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Burnaby MP's phone ringing off the hook due to pipeline
The phone at Kennedy Stewart's office has been ringing off the hook. A small army of staff and volunteers is trying to keep up to the demand as each day, a page is removed from the makeshift calendar indicating the days left to deadline day.
If it sounds like an election campaign at the Burnaby-Douglas MP's office, that's because they're treating it like one.
But it isn't.
Instead, it's Stewart's campaign to help as many people as possible to apply to participate in the process that will review Kinder Morgan's application to expand its Trans Mountain pipeline between Edmonton and Burnaby.
Last weekend, he arranged for phone calls and mailouts to 30,000 households in his riding informing constituents of the National Energy Board's (NEB) Feb. 12 deadline to apply for intervenor status.
The start of the application period on Jan. 15 was earlier than Stewart expected, but it appears he's making the most of it.
On Monday, his office received 400 phone calls, the New Democrat said. They know this because apart from staff answering calls, their answering machine can hold a maximum of 50 messages, and they had to clear it off three times. He's fully expecting a further deluge of calls as the deadline approaches.
"I'm doing this as a 28-day campaign," he said. "It's the only way to keep my staff sane. I tell them, 'it's not forever.'"
The calls have ranged from people volunteering to help out—they've already trained 30 people to assist in the office—to people hearing about the project for the first time and being quite upset the deadline to apply is so soon, he said. Others who are supportive of the pipeline are also invited to register "to let their voice be heard."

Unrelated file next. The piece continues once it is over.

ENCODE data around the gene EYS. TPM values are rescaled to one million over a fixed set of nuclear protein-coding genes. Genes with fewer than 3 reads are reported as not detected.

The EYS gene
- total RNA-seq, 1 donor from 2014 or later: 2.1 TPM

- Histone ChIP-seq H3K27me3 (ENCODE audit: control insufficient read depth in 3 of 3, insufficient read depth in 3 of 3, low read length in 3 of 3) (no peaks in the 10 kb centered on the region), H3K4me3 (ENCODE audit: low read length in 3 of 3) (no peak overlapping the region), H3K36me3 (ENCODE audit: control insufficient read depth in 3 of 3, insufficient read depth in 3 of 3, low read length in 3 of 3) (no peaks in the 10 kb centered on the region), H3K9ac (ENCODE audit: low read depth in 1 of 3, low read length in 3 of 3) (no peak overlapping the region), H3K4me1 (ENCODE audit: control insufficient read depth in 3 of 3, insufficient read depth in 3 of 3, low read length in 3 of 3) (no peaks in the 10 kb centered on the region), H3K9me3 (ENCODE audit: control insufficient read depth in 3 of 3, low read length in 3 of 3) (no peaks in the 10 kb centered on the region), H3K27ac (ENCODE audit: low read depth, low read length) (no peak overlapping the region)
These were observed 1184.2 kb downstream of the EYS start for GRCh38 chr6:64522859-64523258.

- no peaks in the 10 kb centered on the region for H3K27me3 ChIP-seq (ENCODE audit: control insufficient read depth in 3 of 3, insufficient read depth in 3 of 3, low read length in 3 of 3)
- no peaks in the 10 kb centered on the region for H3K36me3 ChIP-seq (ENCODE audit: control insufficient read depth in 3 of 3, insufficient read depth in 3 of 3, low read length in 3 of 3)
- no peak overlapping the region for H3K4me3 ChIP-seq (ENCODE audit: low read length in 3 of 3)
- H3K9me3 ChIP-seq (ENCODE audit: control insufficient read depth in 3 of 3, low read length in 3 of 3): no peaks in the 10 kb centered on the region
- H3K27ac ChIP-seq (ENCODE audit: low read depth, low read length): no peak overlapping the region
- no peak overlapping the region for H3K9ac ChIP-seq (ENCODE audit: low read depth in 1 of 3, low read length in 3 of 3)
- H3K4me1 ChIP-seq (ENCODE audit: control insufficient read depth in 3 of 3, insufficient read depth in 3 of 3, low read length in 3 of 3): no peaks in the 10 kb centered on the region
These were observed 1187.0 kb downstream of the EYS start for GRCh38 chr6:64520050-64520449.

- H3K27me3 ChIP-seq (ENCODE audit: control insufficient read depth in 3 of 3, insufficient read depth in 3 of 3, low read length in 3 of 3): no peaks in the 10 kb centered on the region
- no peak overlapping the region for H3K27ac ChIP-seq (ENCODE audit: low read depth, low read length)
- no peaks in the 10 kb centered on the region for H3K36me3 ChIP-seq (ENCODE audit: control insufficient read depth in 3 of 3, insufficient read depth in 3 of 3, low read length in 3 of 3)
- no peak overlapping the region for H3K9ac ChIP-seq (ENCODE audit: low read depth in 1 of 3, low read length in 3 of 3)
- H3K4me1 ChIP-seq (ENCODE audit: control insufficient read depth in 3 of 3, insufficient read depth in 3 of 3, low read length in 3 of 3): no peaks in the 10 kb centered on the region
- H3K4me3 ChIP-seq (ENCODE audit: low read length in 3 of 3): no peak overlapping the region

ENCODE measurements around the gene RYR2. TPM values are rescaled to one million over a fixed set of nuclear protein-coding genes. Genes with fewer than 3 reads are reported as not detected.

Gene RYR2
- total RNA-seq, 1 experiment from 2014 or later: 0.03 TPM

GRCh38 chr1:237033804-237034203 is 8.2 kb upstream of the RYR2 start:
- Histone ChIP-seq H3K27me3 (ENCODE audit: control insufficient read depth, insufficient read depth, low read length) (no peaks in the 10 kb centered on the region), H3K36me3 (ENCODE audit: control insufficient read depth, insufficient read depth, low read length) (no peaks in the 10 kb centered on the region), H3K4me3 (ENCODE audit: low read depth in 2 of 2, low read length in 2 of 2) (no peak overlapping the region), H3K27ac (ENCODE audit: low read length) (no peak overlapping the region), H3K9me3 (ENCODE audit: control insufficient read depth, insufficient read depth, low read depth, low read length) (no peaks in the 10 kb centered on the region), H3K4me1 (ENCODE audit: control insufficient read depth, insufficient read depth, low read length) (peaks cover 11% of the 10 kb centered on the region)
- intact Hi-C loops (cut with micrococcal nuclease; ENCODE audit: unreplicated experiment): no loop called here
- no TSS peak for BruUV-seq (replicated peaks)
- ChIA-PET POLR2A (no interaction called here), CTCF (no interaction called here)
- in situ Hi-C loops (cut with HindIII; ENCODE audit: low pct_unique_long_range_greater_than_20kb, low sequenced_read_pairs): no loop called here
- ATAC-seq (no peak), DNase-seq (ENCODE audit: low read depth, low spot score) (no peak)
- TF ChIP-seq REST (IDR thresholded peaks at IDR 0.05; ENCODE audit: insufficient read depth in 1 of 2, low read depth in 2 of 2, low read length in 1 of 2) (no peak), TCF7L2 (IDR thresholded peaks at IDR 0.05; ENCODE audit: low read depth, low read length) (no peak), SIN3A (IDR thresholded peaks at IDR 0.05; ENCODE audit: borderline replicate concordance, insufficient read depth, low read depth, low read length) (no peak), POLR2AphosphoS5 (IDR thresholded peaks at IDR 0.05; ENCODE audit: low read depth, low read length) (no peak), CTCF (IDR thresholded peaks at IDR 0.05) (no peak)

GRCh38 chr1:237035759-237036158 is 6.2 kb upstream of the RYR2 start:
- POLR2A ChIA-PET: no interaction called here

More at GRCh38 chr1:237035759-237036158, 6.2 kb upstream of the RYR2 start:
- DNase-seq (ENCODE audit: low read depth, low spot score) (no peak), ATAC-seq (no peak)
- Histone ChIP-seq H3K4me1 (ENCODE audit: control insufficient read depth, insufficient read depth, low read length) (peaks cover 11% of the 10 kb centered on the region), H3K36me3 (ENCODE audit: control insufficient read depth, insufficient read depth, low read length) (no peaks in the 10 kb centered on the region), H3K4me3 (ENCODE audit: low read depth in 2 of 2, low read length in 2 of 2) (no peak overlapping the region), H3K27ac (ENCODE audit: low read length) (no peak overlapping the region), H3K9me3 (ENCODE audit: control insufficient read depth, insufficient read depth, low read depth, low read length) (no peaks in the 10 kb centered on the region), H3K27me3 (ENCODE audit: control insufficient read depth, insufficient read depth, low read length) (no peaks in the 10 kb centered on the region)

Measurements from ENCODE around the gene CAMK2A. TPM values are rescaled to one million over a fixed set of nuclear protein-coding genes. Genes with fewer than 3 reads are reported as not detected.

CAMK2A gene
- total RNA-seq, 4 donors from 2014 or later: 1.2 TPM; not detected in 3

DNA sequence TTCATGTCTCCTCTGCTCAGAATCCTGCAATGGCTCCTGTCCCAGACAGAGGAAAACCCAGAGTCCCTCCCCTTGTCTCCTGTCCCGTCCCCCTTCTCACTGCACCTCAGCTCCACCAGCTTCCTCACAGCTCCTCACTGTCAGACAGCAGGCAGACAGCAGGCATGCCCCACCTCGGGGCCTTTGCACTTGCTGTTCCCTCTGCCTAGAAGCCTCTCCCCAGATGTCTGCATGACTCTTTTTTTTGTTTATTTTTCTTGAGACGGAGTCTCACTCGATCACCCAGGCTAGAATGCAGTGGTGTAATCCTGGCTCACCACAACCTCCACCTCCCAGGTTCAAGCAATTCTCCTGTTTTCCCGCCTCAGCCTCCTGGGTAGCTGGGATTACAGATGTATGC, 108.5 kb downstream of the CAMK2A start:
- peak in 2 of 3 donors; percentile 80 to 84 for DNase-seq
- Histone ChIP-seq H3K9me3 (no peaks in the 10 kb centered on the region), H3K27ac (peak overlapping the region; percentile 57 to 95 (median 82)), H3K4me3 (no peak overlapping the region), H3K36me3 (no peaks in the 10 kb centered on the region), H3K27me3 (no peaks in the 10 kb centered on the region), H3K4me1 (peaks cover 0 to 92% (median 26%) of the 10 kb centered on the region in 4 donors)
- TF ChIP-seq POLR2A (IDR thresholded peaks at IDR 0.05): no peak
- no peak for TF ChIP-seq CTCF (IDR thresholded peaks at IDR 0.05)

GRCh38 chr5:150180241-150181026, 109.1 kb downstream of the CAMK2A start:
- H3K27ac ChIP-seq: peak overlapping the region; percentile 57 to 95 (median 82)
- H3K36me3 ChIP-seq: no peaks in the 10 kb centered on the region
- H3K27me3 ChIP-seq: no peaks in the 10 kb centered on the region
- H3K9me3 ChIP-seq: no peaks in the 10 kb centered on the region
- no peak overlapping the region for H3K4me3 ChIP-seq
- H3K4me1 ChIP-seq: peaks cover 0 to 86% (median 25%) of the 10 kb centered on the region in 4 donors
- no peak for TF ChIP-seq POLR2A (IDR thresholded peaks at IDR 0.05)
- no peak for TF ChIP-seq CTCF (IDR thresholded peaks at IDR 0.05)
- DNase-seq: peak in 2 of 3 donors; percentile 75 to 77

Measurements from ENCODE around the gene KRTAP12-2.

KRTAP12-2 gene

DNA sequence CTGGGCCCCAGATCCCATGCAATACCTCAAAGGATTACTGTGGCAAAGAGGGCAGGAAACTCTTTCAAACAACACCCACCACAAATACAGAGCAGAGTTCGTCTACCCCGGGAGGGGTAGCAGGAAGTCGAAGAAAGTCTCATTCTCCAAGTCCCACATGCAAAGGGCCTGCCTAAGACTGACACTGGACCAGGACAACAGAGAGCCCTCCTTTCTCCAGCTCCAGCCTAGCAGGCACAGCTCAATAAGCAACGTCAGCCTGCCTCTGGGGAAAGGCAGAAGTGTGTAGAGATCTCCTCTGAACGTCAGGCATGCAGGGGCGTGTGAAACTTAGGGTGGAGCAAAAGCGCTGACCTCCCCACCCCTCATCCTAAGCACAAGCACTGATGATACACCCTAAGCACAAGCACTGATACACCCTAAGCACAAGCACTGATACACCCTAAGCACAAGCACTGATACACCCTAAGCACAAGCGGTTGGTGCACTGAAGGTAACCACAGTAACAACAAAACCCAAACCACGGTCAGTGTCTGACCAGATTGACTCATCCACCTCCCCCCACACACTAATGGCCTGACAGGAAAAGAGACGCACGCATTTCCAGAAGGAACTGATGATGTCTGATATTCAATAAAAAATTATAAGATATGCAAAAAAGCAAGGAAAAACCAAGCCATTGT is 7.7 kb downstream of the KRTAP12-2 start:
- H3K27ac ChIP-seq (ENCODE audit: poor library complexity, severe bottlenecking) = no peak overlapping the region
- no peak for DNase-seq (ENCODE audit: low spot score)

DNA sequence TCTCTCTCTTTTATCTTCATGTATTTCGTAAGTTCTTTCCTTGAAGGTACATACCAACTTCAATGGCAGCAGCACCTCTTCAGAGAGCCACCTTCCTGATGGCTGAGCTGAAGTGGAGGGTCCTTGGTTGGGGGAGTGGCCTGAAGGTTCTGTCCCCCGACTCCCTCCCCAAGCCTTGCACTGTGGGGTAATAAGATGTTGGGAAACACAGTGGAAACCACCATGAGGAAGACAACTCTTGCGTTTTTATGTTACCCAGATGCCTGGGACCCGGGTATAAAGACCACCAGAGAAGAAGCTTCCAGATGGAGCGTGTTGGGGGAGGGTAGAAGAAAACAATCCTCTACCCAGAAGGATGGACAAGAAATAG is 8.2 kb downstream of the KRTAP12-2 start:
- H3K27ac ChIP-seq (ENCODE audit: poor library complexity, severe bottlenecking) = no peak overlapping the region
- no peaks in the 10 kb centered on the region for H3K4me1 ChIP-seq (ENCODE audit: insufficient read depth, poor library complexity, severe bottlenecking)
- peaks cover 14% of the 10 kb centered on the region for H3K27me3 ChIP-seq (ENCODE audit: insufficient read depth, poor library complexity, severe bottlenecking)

As for some being unaware of the project despite it being in the news for the past couple years, Stewart credited Kinder Morgan with doing a "slick sales job" focused on the pipeline being twinned when in fact in Burnaby and other parts of Greater Vancouver, the expansion will follow a whole new route from the existing corridor.
Stewart's office at 4658 Hastings St. has been turned into a registration centre where staff and volunteers can help people apply online. The key is for applicants to articulate how they're directly impacted by the proposal as only those who are will be considered eligible for intervenor status, he said.
Stewart stressed that it's better to apply even if people are not sure they're going to participate because that keeps their options open.
"If they don't register they won't even be able to send a letter [when the review process begins]."
On Saturday, Jan. 25 from 3 to 5 p.m., Stewart will be hosting a meeting at Confederation Community Centre, 4585 Albert St., Burnaby, to explain how people can get involved in the NEB hearing process for the project.
Last month, Kinder Morgan filed its 15,000-page formal application with the NEB to almost triple the capacity of its Trans Mountain pipeline, which would significantly increase tanker traffic in Burrard Inlet as it's aimed at increasing exports of oil sands crude oil to overseas markets.
Those planning to attend the meeting are asked to pre-register at http://bit.ly/1a103Se and visit www.letbcdecide.ca for more information.